Afghan climate activist Abdulhadi Achakzai was the only representative of his country at the United Nations COP27 climate conference held recently in the Egyptian resort city of Sharm el-Sheikh.
The South Asian nation was excluded from the summit, as the country has remained diplomatically isolated since the Taliban recaptured power last August after 20 years.
As the climate summit kicked off on November 6, the UN mission in Afghanistan called for urgent collective climate action, saying the country is “one of the least prepared against climate shocks”.
It added that Afghanistan is the sixth most affected in the world by climate-related threats, with the country facing frequent droughts, flash floods and landslides affecting livelihoods and infrastructure.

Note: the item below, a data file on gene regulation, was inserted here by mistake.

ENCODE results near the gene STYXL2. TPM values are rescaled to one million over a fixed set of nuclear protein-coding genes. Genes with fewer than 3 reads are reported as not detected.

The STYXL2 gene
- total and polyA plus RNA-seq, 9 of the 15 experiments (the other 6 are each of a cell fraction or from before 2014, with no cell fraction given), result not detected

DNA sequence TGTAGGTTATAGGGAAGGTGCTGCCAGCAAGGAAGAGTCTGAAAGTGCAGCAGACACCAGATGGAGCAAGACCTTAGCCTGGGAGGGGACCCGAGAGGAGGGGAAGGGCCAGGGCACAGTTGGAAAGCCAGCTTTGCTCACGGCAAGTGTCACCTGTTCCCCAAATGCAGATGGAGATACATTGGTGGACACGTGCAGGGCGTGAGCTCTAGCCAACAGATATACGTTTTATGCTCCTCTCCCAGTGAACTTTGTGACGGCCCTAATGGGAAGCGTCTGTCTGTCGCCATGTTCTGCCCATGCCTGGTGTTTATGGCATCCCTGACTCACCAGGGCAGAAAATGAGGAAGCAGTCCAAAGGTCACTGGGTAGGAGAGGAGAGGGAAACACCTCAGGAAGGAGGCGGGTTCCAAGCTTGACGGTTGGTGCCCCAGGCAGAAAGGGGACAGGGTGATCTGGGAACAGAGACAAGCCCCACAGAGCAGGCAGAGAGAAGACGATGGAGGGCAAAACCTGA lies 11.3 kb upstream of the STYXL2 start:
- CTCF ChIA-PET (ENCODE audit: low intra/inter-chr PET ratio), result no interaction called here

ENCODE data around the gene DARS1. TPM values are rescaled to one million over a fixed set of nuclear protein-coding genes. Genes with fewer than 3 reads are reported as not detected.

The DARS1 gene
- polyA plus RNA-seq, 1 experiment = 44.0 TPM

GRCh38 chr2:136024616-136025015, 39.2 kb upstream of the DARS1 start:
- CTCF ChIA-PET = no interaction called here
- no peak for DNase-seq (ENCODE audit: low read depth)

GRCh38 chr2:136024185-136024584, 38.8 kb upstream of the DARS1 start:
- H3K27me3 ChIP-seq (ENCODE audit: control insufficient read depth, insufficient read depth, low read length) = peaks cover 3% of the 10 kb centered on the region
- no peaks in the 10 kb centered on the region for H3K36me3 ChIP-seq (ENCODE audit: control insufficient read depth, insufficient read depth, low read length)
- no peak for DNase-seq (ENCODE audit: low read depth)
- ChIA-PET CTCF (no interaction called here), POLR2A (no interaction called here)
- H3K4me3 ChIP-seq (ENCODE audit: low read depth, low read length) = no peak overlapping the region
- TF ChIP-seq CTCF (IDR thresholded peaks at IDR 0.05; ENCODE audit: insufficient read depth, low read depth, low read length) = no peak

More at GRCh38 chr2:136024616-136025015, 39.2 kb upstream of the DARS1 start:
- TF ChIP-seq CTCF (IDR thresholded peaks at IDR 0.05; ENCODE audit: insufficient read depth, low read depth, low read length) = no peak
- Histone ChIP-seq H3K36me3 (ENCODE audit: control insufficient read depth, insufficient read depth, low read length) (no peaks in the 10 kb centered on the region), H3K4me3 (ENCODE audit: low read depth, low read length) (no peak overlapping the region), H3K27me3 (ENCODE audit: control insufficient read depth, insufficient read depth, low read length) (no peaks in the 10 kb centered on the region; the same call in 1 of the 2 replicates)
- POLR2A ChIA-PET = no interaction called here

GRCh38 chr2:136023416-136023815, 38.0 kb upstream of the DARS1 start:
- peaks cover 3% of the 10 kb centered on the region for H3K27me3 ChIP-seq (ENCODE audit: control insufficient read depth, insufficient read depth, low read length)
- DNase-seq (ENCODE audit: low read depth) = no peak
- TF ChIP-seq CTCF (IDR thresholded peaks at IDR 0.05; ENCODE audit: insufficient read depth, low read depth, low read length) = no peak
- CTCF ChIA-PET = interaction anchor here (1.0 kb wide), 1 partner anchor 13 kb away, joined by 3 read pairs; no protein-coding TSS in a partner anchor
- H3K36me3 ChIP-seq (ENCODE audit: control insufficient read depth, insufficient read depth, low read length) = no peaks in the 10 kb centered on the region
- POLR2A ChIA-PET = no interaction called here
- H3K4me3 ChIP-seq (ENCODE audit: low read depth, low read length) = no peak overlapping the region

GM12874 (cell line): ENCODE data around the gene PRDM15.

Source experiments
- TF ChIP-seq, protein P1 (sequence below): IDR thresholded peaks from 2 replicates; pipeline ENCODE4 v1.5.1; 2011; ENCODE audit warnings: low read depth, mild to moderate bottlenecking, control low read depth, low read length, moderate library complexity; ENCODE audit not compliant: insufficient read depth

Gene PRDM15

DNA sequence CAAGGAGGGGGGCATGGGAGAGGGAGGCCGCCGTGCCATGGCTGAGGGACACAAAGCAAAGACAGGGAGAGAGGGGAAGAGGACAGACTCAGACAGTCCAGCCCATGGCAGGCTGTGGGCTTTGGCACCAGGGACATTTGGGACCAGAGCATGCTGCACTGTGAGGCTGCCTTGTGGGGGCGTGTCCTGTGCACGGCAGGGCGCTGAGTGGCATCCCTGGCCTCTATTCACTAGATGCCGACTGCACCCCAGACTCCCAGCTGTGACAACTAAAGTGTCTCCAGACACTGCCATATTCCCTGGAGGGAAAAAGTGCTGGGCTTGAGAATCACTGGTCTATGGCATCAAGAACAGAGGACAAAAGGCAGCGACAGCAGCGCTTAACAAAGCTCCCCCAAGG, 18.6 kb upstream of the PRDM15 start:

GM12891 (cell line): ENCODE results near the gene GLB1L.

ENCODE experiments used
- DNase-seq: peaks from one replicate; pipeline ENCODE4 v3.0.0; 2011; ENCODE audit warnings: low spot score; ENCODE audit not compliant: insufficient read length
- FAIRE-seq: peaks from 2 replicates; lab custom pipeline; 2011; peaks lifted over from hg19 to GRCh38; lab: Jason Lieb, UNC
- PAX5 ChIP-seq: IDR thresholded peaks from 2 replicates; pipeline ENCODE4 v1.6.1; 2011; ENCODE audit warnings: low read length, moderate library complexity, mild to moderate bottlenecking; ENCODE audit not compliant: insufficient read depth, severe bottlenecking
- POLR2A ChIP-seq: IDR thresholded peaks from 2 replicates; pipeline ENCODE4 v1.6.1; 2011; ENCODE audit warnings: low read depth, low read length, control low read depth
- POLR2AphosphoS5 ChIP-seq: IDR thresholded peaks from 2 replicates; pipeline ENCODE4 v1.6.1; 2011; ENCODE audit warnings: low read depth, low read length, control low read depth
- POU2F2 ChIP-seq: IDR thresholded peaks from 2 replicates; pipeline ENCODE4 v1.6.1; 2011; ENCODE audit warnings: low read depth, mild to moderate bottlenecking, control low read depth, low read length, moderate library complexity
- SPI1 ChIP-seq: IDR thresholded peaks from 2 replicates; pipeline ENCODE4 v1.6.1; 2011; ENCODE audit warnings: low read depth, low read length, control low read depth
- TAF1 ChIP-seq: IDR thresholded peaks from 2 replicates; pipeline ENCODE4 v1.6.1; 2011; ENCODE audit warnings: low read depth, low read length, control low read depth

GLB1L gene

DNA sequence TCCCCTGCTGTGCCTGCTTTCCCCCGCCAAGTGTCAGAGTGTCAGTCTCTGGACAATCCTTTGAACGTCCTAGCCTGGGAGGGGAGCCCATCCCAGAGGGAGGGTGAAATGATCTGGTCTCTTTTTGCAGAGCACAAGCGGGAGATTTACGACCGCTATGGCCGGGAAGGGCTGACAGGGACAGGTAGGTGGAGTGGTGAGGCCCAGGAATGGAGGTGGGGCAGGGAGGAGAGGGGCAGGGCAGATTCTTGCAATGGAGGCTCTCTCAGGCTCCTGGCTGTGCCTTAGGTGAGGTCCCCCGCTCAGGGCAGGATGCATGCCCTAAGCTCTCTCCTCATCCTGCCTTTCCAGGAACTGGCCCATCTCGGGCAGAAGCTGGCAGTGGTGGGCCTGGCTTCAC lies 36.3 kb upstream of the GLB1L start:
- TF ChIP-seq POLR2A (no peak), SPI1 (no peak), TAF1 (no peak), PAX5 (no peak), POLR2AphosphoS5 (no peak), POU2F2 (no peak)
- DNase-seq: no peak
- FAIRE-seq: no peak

Achakzai, the unofficial representative of his country at the international summit, took the opportunity to educate delegates about the climate crisis in Afghanistan and bring the issue to the agenda of participants.
Experts have blamed climate change for the frequent natural disasters in the country, and are calling for international funding to address the problem.
“I would stop everyone I met and ask them: ‘Have you heard about Afghanistan?’ I would then tell them about the situation in our country, the suffering of our people because of climate change,” said Achakzai, who is director of the Environmental Volunteer Network (EVN), an NGO based in the capital Kabul.
The non-profit works to bring awareness and training on climate issues across the county.
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